CONTRERAS: And joining us in the studio today are the Chi brothers, Enrique and Diego, talking to us from radio station KCUR in their hometown of Kansas City. But they are in the midst of a tour. Guys, thanks for taking time to talk to ALT.LATINO, and welcome back.

DIEGO CHI: Thank you. It's good to be here, Felix.

CONTRERAS: OK, so we're starting with the first track that I wanted to play, is "No Te Calles." We're going to hear all about your connection with Rubén Blades and how this song came about. But just give us a thumbnail - very brief - about what this song is about.

D CHI: Well, the song is a combination of Making Movies' music and Rubén Blades' poetry, and it's about - it presents this idea that as a community, we all need to raise our voice and not allow ourselves to be silenced.

(SOUNDBITE OF SONG, "NO TE CALLES")

MAKING MOVIES: (Singing) Sal a la calle, y no te calles. Sal a la calle, y no te calles. Sal a la calle, y no te calles. Sal a la calle, y no te calles.

BLADES: (Singing) La corrupción ataca. Ahoga con su trampa. Político ladrón, ¿Qué hay de tuya la nación?

MAKING MOVIES: (Singing) Sal a la calle, y no te calles. Sal a la calle, y no te calles. Sal a la calle, y no te calles. Sal a la calle, y no te calles.

BLADES: (Singing) La corrupción ataca. Ahoga con su trampa. Político ladrón, ¿Qué hay de tuya la nación?

MAKING MOVIES: (Singing) Sal a la calle, y no te calles.

BLADES: (Singing) Respira.

ENRIQUE CHI: (Singing) El silencio oculta la verdad como el odio nuestra humanidad. El gran error queda atrás. Llena tus pulmones. Respira, y no te calles.

CONTRERAS: That was "No Te Calles" featuring Rubén Blades and the band Making Movies. So when you guys were here last time, we talked about your last record. And a lot of things have happened since then. Tell us about this connection with Rubén Blades 'cause it's a really great story.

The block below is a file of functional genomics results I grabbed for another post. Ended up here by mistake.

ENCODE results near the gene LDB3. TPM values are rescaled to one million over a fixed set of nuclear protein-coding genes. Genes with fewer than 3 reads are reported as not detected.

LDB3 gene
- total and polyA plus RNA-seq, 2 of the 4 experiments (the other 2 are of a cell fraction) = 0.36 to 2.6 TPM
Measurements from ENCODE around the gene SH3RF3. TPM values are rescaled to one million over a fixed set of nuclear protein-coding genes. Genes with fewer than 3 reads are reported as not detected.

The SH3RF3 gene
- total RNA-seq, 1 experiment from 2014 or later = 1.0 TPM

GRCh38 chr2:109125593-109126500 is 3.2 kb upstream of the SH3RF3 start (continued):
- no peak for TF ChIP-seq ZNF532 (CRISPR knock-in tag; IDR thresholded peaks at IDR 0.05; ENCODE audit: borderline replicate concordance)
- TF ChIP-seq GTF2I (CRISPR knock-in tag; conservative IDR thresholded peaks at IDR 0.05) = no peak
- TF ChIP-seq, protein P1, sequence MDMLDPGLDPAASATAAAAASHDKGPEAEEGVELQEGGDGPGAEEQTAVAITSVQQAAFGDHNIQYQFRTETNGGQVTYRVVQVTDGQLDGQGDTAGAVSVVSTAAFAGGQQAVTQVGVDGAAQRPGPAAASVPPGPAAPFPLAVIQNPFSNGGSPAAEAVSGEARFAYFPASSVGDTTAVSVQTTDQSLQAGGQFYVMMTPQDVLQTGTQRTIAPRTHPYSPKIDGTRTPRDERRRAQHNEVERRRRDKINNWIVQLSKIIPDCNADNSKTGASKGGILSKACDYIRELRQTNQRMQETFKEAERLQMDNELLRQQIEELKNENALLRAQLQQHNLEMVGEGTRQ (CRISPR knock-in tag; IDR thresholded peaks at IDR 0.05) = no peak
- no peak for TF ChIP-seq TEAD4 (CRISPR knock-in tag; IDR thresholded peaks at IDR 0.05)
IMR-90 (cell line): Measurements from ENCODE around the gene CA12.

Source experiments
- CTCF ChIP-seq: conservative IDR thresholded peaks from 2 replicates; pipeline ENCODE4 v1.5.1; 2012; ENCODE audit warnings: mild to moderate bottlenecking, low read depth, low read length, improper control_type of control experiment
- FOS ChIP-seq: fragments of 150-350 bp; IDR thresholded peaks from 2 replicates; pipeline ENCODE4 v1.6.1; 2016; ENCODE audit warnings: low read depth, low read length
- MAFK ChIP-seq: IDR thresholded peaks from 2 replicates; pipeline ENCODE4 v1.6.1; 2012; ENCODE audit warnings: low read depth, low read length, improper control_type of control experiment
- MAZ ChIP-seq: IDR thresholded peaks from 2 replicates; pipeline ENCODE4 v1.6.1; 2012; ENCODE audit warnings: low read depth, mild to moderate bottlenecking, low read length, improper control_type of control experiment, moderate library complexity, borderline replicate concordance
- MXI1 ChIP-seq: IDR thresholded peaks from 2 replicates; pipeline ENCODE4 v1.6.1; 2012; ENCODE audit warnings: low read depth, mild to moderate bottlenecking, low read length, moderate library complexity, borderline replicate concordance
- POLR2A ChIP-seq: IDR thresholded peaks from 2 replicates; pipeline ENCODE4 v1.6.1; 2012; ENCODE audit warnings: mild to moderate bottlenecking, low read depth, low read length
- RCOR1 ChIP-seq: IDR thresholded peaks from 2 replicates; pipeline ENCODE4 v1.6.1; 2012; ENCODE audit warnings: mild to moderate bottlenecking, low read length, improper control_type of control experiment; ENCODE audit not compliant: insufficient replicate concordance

D CHI: Well, I mean, it honestly came out of the blue. We had for years spent time talking about influences in our music, and Enrique, of course, mentions Rubén Blades is a hero to us, both for his being Panamanian - and we're Panamanian. He's grown up - we've grown up with his music and knowing the social critiques that he puts into songs and the stories he tells in the songs that had been very inspiring when we were starting out and how we wanted to also follow the same tradition of putting important messages or speaking out and using the platform of the music to project more than just good times.

And when he mentioned us out of the blue at the 2017 Latin Grammys, he was just on the red carpet talking about music and that he was - music he was paying attention to. He said he discovered a band through the internet called Making Movies, and we just - our jaws dropped. We all screamed. We couldn't believe...

CONTRERAS: (Laughter).

D CHI: ...That he had found and discovered us. And right then and there, he straight up called out and said, I'd love to collaborate with them. And from there that - that's - we responded right away, of course, reached out on social media, I think, and connected. And that's, like, how the whole thing began.

Right after we did "No Te Calles," he sent along the notes and the demo for a song that he'd been working on that he wrote with Lou Reed, and we were all just once again flabbergasted to think, we're working with this legend. And not only is he going to give us amazing poetry on this one song, he's also going to say, by the way, fellas, take a look at this song called "Delilah," and let me know what you guys think. Maybe something - maybe there's something you guys could do with this.

It - to me, all of the whole story of what we've been through in the last year, especially working with Rubén, has felt like that, like things that I would have never dreamed of happening are happening before my eyes. It feels very surreal to experience it.